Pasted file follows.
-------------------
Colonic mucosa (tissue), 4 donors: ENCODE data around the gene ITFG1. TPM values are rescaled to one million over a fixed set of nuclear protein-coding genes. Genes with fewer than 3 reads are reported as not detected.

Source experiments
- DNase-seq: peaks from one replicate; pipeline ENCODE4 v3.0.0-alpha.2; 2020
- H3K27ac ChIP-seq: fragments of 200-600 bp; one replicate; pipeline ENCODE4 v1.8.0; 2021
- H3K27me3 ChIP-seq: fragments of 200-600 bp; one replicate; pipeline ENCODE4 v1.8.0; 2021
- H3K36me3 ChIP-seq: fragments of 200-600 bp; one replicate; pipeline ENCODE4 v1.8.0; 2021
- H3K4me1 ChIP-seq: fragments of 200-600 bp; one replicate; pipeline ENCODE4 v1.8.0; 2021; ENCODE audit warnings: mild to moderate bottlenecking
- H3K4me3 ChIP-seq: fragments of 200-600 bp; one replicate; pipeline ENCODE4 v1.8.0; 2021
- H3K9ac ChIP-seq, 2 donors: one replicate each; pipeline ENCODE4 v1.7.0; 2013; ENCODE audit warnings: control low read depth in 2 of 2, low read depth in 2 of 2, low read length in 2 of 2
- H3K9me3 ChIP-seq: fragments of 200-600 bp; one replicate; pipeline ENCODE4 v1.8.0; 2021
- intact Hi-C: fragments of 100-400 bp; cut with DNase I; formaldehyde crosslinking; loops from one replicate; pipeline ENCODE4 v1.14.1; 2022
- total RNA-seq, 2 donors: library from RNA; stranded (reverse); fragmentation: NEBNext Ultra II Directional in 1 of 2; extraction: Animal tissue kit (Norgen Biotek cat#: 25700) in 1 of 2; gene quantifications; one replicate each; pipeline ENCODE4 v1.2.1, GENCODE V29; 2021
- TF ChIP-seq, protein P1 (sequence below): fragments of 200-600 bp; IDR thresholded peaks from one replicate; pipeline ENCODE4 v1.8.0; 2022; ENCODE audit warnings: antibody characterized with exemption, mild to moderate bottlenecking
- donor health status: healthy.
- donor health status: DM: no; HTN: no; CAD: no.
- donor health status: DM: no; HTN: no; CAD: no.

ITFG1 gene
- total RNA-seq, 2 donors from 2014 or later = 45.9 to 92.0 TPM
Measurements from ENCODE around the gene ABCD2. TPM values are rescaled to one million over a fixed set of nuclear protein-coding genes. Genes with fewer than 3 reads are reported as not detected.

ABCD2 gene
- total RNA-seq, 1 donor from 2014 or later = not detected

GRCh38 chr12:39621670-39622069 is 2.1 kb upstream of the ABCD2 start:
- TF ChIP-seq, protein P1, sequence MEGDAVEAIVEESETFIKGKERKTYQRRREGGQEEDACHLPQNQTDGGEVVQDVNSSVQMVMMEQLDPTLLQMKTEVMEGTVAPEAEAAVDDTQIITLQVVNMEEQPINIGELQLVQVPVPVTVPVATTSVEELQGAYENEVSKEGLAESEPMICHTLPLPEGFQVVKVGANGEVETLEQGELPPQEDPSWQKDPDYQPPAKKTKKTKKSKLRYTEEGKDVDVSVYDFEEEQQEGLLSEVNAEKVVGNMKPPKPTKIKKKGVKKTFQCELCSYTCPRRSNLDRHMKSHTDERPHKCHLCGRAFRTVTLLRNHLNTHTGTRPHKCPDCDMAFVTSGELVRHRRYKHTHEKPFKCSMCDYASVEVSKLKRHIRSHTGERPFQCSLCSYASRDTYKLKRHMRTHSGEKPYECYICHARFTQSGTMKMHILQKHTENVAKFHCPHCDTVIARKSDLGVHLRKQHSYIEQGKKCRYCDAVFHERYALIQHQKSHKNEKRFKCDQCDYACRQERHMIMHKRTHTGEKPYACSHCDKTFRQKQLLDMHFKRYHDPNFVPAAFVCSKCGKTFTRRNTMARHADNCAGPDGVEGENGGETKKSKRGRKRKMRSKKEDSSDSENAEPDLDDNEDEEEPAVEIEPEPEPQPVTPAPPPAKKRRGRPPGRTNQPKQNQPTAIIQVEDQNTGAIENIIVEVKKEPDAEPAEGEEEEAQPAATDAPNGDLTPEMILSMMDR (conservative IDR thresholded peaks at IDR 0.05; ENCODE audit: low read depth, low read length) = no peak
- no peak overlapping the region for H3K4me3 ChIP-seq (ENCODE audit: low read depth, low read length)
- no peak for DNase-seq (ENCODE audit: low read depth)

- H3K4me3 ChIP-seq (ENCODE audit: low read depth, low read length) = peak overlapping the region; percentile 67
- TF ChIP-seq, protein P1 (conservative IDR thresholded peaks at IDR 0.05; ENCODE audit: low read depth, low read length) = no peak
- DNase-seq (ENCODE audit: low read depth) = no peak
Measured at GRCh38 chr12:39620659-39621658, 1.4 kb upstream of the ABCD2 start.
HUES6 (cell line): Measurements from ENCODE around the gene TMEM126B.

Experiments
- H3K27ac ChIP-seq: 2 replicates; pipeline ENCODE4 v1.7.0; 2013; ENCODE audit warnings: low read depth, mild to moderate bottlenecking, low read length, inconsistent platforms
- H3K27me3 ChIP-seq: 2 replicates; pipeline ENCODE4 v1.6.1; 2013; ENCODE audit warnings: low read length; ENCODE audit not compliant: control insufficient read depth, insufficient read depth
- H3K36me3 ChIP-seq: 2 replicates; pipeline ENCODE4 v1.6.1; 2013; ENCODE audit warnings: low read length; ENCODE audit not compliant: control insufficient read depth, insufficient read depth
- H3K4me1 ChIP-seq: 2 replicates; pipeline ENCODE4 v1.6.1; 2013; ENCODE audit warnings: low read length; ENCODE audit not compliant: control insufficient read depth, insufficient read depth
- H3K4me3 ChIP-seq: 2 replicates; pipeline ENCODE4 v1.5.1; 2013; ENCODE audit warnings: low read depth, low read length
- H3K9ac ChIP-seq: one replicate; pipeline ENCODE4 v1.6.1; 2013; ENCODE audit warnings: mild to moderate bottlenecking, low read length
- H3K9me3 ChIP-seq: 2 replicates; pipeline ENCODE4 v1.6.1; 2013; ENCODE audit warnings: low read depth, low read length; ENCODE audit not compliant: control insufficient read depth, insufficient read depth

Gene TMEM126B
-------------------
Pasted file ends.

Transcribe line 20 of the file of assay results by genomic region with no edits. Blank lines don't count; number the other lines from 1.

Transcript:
ABCD2 gene